Martin was influenced by his advisor, theologian Howard Thurman, the first black dean of a predominately white university. He listened to Thurman’s sermons at the University’s Marsh Chapel. Thurman, who had visited Mohandas Gandhi in India, educated his young student in the mahatma’s philosophy of nonviolent protest.
Martin surrounded himself with books and pursued an elegant social life. His goal was to find the proper wife for an ambitious Baptist minister. One of his friends called him “the most eligible and popular bachelor in town.” His dating began to affect his grades.
Martin wooed Coretta Scott, an Antioch College graduate who was studying to become a classical singer at the New England Conservatory of Music. He treated her to concerts and the theater and showered her with poetic prose. In a letter written in 1952, he wrote “My life without you is like a year without a spring time which comes to give illumination and heat to the atmosphere saturated by the dark cold breeze of winter.”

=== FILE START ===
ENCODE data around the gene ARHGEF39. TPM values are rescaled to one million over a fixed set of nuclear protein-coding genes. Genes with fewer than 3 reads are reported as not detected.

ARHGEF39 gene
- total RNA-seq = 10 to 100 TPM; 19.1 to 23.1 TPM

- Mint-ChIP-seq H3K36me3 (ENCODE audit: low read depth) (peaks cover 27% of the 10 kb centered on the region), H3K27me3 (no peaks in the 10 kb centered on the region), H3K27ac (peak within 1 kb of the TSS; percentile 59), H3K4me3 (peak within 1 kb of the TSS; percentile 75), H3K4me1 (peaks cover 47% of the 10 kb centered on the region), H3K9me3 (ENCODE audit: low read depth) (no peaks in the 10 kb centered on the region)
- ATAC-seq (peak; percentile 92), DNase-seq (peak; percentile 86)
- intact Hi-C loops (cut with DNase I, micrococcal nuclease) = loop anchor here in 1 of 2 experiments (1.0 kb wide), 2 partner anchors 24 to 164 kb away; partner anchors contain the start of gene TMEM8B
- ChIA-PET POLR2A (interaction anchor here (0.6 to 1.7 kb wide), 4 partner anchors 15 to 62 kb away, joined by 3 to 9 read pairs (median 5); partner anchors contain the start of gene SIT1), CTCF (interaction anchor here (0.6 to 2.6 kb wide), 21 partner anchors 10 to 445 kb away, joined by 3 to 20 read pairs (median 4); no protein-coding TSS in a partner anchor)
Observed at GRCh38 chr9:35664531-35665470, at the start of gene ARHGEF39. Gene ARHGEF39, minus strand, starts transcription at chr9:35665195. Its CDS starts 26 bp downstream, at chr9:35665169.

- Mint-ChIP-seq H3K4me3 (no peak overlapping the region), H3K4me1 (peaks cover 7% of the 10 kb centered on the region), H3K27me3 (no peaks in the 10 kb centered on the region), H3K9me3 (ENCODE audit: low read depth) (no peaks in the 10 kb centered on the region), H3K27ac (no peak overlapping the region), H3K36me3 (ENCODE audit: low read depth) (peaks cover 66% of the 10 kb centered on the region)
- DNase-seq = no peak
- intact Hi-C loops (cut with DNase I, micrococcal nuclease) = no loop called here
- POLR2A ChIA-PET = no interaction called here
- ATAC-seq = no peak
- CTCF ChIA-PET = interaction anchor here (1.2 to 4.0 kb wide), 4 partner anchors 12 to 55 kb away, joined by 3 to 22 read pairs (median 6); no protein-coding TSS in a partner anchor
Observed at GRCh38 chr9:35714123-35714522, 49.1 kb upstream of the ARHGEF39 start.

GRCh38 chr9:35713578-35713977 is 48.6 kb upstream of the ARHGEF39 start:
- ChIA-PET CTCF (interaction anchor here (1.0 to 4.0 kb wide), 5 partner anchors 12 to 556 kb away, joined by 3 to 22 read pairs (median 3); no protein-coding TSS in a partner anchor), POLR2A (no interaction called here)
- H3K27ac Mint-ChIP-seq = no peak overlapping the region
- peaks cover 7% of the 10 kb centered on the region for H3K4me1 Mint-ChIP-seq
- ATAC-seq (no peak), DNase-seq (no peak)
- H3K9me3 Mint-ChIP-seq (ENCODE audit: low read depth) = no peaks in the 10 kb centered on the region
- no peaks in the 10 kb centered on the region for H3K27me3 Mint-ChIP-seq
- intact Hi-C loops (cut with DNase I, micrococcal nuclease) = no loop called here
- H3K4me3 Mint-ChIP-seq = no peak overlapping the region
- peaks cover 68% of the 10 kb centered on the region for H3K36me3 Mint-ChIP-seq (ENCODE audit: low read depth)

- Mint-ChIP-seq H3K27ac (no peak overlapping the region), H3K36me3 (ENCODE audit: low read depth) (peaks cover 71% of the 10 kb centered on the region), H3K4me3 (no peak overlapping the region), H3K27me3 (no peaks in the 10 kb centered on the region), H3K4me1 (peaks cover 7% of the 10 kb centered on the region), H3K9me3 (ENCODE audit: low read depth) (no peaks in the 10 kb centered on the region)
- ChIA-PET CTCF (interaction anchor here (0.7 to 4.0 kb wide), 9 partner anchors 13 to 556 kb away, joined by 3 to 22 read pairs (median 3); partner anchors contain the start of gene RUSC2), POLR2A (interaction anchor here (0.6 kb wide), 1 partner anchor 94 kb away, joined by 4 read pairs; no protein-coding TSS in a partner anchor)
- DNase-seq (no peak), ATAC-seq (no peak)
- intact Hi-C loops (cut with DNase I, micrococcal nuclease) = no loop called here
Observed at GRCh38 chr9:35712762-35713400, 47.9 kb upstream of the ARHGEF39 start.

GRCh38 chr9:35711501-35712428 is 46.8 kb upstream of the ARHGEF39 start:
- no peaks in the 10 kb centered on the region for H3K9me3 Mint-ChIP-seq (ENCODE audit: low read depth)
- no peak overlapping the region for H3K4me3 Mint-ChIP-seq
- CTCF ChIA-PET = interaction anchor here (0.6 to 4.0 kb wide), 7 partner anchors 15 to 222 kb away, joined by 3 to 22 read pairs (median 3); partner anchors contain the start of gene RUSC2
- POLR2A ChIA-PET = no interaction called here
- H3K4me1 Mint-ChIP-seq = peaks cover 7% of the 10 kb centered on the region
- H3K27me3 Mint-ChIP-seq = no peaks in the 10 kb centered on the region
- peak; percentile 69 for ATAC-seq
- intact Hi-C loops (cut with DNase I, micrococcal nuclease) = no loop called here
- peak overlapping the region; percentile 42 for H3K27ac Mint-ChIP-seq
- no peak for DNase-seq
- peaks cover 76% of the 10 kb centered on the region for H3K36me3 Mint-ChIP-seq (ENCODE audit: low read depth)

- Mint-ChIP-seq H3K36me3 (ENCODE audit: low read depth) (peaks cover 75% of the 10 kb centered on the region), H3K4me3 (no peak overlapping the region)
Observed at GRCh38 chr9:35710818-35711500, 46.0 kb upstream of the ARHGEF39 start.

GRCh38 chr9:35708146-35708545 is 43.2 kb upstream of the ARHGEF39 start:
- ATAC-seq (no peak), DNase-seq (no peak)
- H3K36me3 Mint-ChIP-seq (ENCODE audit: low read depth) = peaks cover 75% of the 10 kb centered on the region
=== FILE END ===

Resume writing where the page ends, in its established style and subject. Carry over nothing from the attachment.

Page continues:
They wed in 1953, and moved into a new apartment in Boston. They didn’t stay long. In September 1954 he became the pastor of the Dexter Avenue Baptist Church in Montgomery, Ala. Nine months later, he would be awarded his Ph.D. from Boston University, and soon after that he would be plunged into the civil rights movement.
Menial Jobs, Prison – and Then the Turnaround
Malcolm would get a series of menial jobs in Boston: as a soda jerk, as a warehouse worker at a South Boston wallpaper company, at a Sears Roebuck warehouse in the Fenway, as a waiter at the posh Parker House. When the United States entered World War II, jobs opened up on the railroad, and Malcolm was hired as a fourth-class cook. He traveled to Washington, D.C., and to New York, where he fell in love with Harlem. By 1943 he had moved there, supporting himself with petty crime: dealing drugs, gambling and stealing. He drifted back and forth between Boston, New York and his family in Lansing for the next few years.